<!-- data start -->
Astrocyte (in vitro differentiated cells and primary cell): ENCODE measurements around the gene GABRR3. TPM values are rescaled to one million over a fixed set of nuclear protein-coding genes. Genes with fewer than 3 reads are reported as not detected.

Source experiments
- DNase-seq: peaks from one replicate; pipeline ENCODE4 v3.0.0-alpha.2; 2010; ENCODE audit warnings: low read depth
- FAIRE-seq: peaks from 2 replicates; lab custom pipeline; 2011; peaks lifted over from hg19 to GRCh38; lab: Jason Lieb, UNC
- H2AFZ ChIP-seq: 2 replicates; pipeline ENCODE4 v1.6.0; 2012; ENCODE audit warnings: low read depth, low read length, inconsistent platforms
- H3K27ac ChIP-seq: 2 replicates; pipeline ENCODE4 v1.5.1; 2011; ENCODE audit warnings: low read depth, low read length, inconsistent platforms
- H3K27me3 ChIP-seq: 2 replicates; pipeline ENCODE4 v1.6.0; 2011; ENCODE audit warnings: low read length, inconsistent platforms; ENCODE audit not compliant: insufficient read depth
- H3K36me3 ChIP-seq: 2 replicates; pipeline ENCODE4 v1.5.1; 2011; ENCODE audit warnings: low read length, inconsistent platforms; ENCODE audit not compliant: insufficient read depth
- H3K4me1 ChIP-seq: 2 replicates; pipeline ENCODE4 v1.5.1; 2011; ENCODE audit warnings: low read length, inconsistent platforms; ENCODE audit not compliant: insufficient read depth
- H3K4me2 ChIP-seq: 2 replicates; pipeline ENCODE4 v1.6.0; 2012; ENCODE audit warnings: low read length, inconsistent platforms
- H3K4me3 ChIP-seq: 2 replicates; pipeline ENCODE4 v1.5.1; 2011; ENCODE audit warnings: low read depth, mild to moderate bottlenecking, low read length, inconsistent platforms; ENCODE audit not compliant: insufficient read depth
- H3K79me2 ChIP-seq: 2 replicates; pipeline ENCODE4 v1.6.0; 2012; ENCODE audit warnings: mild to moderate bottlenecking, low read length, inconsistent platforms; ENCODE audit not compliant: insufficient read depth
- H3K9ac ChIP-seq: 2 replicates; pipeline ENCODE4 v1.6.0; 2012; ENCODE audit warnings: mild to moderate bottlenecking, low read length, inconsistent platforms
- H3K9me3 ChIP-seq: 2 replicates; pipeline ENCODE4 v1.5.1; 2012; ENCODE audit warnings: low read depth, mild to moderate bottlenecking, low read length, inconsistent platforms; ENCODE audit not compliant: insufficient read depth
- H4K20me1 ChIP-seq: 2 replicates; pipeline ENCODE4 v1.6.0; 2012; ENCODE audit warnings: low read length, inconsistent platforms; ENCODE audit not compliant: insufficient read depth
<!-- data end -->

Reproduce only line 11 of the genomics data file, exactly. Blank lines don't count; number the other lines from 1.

- H3K4me3 ChIP-seq: 2 replicates; pipeline ENCODE4 v1.5.1; 2011; ENCODE audit warnings: low read depth, mild to moderate bottlenecking, low read length, inconsistent platforms; ENCODE audit not compliant: insufficient read depth